Philippines’ G.I.D.E.O.N. wins NASA COVID-19 hackathon

A Filipino team won the NASA Space Apps COVID-19 challenge, the US space agency announced last Tuesday, August 4.

Team CirroLytix’s G.I.D.E.O.N. (Global Impact Detection from Emitted Light, Onset of Covid-19, and Nitrogen Dioxide) took top honors in a pool of 1,400 submitted projects. 

The project makes use of light data as captured by satellites, mobility data, economic data, and COVID-19 infection rates to forecast the outcome of lockdowns on a country’s economy and environmental health. The team proposes that their method can produce fast, accurate forecasting that can help policy-makers with lockdown-related decisions. 

“One constant challenge of economic data is its lagging nature. Meanwhile, Earth observations are a constant stream of insights available in real-time, and our goal with GIDEON is to show how public policymakers and economic planners can utilize satellite observation and mobility datasets to steer countries towards a sustainable future,” the team said on its official hackathon page.

G.I.D.E.O.N. PORTAL. Above is a screenshot of sample assessments. The hackathon, however, was held last May 30 and May 31, 2020, and may not indicate current situations in the examples provided.

For its efforts, the team – made up of data analysts Nick Tobia, Helen Mary Barrameda, Kristel Joyce Zapata, Theresa Rosario Tan, and Miguel Oscar Castelo – will get a 1-year Euro Data Cube Enterprise license, valued at 5,000 euros. The team will also be invited to a NASA spacecraft launch, when travel becomes possible – although the local organizer said that travel, accommodation, and food expenses will be coming out of pocket, appealing for support.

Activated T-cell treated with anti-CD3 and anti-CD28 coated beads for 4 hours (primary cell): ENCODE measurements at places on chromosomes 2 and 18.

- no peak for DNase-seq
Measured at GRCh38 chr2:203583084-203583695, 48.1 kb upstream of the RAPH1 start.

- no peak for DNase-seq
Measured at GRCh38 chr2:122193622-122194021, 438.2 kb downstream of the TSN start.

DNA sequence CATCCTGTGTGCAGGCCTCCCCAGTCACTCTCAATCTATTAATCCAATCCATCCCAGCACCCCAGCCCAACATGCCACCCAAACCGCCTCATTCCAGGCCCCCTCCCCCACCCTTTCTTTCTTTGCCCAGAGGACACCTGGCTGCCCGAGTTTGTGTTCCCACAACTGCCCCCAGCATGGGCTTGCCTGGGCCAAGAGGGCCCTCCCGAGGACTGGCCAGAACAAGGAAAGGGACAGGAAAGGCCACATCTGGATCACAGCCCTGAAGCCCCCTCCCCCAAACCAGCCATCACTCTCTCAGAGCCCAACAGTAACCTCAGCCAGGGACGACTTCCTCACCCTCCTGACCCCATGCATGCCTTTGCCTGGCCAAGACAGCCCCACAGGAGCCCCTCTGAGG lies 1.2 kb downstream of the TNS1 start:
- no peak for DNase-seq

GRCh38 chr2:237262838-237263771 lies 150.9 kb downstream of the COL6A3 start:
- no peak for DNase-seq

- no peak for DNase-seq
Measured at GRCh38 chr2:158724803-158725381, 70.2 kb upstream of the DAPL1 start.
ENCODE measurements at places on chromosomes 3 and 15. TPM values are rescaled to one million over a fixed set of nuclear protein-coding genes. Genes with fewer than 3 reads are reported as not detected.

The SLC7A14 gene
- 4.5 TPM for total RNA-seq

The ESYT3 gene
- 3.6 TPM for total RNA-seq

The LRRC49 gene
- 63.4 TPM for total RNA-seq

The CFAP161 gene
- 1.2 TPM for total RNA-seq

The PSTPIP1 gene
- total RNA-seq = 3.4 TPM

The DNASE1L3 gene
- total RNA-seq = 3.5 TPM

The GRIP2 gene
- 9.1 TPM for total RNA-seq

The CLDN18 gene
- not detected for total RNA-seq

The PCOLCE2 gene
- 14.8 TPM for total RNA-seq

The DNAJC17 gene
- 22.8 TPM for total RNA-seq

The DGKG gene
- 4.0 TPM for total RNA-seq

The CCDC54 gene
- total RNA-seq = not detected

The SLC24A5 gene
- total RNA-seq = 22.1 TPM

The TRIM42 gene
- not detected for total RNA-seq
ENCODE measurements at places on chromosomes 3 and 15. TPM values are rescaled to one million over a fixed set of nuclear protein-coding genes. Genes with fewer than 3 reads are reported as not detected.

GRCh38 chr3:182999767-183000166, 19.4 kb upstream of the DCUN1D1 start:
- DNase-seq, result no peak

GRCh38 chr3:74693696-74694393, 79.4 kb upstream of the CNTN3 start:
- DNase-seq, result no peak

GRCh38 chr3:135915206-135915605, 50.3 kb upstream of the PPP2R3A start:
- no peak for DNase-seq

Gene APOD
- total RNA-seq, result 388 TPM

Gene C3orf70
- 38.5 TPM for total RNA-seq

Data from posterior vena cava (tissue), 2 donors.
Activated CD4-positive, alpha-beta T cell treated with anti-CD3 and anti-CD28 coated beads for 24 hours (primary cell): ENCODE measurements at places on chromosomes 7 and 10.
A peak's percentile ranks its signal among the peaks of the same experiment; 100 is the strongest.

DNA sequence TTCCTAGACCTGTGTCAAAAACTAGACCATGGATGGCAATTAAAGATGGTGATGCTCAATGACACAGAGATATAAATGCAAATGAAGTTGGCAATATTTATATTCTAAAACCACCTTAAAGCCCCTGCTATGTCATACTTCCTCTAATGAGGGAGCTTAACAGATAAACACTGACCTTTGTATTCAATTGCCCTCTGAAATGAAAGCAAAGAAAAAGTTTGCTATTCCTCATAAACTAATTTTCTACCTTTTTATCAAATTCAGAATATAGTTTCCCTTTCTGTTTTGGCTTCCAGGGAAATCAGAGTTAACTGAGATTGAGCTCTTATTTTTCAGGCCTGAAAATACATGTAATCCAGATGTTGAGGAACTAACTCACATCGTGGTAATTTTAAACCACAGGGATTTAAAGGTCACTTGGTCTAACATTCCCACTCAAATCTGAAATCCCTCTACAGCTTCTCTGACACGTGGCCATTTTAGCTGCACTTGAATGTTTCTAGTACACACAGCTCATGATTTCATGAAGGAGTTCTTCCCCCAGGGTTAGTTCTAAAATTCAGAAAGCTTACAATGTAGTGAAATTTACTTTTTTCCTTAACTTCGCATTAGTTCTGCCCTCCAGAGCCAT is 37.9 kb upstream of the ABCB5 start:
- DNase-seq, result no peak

Two other Filipino teams also made it as finalists. Team Celestial Snails, comprised of Arturo Caronongan III, Kevin Olanday, In Yong Lee, Mary Anne Dominique Casacop, and Gabriel Santiago from De La Salle University, made an app called Snail Space that offers “mental care and comfort during times of social isolation brought by COVID-19 pandemic.” 

Sentinellium meanwhile uses “data sent through SMS and chat, and space assets like population density, urbanization, and aerosol to provide a more accurate prediction of developing epidemics.” The team is comrprised of Harlee Quizzagan, James Andrew Cornes, Angela Chua, Alaica Mariño, Joal Rose Lin, and Mohammad Ashraful Mobin. 

The hackathon was held last May 30 and May 31 and was a joint effort of the National Aeronautics Space Administration (NASA), the European Space Agency (ESA), Japan Aerospace Exploration Agency (JAXA), the National Centre for Space Studies (CNES) of France, and Canadian Space Agency (CSA). 

The COVID-19 challenge is a special edition of the annual Space Apps Challenge. The main competition will take place from October 2 to 4, 2020. Filipino teams have won the contest in the past 2 years: 

Project AEDES (2019), used satellite and climate data to identify potential dengue hotspots, while ISDApp (2018), used citizen science data to let fishermen know when the right time to catch fish is. 

Registration for the 2020 contest opens on August 15. Interested parties can click here. –

Gelo Gonzales

Gelo Gonzales is Rappler’s technology editor. He covers consumer electronics, social media, emerging tech, and video games.